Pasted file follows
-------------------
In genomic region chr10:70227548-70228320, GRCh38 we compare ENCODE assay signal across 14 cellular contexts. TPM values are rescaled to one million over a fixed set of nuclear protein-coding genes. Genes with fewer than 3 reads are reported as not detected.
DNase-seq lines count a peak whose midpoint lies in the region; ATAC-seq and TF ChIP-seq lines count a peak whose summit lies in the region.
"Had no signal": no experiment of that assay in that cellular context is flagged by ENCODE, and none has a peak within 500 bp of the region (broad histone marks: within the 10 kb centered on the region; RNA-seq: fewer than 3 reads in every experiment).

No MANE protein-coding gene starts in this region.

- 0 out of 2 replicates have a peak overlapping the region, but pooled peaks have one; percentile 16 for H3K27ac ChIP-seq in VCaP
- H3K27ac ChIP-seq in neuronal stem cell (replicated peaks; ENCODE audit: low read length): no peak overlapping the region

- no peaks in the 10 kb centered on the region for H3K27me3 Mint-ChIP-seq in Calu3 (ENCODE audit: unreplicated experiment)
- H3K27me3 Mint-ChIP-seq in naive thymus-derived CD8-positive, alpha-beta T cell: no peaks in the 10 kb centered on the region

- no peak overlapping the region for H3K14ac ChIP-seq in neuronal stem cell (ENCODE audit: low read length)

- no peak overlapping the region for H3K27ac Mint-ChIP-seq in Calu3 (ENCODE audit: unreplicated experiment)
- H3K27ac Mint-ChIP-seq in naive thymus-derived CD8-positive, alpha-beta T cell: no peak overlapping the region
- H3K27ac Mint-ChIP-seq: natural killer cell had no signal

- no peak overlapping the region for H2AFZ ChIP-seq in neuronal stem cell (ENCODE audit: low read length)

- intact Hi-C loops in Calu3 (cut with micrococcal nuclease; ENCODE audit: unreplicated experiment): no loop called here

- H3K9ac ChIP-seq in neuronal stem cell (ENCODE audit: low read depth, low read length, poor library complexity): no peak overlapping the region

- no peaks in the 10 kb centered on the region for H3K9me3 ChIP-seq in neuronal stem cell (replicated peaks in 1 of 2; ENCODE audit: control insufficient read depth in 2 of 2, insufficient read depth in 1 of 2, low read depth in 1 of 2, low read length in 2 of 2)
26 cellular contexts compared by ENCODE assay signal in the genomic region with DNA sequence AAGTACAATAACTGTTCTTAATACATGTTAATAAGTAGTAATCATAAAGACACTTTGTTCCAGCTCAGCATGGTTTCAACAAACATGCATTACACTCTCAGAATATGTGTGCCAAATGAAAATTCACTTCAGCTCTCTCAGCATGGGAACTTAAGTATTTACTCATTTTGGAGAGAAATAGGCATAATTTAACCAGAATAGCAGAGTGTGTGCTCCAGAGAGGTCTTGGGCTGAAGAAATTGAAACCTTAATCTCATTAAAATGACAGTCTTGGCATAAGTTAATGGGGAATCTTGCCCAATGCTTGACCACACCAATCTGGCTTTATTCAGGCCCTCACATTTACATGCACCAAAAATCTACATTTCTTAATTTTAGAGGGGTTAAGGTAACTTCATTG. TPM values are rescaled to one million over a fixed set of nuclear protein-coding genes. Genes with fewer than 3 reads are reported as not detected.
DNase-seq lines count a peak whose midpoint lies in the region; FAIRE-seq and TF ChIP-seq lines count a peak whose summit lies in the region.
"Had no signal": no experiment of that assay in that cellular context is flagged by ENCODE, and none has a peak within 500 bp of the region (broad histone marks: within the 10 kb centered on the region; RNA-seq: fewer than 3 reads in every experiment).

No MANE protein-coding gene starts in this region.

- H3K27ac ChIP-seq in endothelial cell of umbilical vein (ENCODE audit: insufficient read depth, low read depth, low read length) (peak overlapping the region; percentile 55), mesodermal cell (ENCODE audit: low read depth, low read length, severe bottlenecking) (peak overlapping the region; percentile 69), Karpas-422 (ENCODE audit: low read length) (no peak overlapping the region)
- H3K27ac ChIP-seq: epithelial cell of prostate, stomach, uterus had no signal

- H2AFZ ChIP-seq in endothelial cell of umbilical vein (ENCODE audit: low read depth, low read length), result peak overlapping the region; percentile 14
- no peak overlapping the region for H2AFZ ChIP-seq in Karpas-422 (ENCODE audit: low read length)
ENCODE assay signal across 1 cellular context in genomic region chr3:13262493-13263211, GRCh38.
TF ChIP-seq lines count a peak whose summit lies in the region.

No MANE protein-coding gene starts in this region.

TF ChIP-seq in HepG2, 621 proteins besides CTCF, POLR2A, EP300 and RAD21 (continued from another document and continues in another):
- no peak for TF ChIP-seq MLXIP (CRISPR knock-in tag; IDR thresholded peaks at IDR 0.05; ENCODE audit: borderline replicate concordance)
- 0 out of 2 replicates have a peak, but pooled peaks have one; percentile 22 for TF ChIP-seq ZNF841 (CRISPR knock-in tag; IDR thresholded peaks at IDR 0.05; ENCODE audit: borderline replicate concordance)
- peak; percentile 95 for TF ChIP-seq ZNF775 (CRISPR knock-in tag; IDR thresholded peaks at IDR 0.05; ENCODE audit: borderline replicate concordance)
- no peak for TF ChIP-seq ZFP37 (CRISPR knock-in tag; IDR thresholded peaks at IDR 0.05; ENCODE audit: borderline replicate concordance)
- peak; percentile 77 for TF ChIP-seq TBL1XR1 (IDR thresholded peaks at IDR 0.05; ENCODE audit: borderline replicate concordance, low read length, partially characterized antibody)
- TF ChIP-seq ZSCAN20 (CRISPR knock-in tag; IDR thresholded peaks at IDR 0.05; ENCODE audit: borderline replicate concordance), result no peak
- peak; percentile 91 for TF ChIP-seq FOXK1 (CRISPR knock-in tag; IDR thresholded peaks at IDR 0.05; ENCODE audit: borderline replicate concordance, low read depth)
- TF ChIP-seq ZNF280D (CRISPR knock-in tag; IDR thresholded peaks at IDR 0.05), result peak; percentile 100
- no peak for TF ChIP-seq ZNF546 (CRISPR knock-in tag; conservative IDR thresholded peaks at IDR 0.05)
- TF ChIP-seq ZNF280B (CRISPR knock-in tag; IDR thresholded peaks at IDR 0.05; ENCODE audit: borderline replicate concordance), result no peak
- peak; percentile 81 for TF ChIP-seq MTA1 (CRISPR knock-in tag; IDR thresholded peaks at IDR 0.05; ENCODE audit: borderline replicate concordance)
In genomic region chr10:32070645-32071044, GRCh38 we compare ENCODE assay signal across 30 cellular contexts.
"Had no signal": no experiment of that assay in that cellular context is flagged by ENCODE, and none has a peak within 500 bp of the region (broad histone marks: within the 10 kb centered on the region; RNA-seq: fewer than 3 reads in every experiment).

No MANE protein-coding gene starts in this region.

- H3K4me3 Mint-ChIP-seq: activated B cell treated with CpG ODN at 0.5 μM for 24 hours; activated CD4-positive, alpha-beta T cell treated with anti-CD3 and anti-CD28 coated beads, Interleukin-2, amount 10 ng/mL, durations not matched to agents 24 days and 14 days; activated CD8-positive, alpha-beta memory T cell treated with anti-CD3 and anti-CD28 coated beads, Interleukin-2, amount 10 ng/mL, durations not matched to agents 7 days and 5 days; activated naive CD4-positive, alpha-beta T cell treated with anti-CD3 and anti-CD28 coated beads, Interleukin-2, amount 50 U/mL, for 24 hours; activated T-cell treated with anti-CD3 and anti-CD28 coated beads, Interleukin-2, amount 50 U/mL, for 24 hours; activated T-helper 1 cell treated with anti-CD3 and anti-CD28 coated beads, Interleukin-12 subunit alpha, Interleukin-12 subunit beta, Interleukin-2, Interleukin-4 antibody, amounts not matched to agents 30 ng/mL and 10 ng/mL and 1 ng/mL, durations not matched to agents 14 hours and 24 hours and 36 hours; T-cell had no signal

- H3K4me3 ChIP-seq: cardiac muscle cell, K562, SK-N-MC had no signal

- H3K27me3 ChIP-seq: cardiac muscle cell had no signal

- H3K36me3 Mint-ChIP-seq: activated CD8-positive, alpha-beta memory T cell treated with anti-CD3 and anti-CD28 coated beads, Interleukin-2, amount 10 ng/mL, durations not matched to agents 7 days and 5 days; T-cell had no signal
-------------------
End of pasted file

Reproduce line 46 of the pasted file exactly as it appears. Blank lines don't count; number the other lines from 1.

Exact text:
- H3K36me3 Mint-ChIP-seq: activated CD8-positive, alpha-beta memory T cell treated with anti-CD3 and anti-CD28 coated beads, Interleukin-2, amount 10 ng/mL, durations not matched to agents 7 days and 5 days; T-cell had no signal